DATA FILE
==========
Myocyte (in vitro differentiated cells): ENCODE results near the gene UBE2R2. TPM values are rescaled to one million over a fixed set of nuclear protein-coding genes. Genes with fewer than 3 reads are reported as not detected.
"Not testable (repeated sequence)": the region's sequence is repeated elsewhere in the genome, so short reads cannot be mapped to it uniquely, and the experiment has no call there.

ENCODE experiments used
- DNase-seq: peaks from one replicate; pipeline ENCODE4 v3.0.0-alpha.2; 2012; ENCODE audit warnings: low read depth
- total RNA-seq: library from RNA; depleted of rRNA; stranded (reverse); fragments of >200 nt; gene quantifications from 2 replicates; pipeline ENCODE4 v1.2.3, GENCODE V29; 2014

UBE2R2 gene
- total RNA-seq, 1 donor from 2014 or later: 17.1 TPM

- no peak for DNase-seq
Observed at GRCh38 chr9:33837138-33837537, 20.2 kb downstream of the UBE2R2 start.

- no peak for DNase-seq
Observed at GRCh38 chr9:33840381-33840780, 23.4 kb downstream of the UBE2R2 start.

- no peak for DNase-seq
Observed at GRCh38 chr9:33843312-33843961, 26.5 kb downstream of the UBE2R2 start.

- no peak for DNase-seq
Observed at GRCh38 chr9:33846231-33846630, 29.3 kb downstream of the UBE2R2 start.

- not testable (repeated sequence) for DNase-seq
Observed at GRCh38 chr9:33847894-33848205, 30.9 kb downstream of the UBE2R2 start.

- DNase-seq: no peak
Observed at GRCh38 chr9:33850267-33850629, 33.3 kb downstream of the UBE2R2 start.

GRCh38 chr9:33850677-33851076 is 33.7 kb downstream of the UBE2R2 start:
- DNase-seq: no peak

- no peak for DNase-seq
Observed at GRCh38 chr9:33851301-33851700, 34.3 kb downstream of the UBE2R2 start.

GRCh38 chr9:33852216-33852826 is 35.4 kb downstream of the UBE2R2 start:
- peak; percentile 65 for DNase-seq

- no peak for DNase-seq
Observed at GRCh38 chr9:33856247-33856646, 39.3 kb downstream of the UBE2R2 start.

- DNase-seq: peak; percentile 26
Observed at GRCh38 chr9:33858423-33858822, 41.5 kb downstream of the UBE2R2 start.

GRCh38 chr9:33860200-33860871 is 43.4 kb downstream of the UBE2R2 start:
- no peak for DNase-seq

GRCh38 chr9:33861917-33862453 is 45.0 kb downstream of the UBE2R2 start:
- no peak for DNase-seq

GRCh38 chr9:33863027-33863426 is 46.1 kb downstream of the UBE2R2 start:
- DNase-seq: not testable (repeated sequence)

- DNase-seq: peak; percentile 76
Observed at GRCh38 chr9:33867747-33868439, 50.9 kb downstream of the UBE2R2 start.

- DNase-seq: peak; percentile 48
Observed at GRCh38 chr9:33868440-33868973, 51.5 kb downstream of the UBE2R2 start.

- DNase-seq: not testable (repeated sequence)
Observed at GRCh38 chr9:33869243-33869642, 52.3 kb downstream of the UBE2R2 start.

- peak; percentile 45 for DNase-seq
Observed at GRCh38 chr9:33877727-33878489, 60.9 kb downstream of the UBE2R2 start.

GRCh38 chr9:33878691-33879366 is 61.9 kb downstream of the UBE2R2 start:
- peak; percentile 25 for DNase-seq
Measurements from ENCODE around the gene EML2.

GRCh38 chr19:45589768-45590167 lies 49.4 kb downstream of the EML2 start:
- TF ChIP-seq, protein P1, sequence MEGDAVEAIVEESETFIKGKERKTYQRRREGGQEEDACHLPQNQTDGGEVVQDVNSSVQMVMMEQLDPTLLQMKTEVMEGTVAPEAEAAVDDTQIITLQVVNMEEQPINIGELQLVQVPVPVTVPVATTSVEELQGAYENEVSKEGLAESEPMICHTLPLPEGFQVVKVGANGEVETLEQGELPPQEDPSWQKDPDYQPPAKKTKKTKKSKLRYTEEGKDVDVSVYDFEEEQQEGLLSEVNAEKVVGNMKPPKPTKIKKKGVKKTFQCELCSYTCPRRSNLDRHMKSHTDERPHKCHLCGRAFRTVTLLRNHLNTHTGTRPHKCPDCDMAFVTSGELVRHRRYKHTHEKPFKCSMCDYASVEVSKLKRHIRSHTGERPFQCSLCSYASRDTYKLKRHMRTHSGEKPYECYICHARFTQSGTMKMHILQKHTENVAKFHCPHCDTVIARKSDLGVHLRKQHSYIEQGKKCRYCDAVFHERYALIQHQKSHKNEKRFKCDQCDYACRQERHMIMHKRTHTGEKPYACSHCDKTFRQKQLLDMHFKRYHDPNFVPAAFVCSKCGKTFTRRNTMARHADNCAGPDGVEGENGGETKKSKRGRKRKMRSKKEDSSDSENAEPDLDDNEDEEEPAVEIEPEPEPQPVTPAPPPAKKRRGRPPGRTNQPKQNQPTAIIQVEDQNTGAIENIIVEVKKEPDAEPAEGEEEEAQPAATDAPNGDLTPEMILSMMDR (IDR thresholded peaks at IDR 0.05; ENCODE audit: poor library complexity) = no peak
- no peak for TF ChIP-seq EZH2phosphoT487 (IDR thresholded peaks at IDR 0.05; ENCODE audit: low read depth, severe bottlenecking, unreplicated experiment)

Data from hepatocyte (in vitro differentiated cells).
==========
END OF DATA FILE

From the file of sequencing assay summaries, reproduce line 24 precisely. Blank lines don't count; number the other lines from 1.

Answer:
GRCh38 chr9:33852216-33852826 is 35.4 kb downstream of the UBE2R2 start: